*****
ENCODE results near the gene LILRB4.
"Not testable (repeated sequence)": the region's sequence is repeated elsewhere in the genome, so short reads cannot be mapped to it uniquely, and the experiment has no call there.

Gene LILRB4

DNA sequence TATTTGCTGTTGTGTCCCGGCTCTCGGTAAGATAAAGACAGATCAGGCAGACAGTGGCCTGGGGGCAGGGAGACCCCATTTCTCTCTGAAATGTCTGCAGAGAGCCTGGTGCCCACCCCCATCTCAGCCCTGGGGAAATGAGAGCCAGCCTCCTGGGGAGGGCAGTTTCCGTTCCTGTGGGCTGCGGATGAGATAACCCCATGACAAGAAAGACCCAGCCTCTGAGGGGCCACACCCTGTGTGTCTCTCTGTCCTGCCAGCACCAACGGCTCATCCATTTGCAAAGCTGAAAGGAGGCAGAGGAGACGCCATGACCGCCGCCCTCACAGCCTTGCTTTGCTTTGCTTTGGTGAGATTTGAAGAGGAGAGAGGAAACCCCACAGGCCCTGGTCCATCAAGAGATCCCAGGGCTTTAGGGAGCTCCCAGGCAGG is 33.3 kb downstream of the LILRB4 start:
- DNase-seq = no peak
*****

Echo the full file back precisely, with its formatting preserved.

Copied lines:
ENCODE results near the gene LILRB4.
"Not testable (repeated sequence)": the region's sequence is repeated elsewhere in the genome, so short reads cannot be mapped to it uniquely, and the experiment has no call there.

Gene LILRB4

DNA sequence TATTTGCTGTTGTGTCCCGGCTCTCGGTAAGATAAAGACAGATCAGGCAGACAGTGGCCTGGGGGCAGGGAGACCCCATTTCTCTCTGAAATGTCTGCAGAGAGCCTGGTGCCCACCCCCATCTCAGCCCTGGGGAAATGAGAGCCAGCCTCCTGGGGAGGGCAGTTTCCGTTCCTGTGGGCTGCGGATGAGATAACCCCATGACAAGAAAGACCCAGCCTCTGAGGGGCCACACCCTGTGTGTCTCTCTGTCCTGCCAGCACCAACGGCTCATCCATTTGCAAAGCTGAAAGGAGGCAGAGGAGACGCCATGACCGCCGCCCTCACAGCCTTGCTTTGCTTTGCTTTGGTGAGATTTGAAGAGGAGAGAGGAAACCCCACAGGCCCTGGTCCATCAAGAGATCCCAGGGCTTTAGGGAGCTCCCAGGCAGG is 33.3 kb downstream of the LILRB4 start:
- DNase-seq = no peak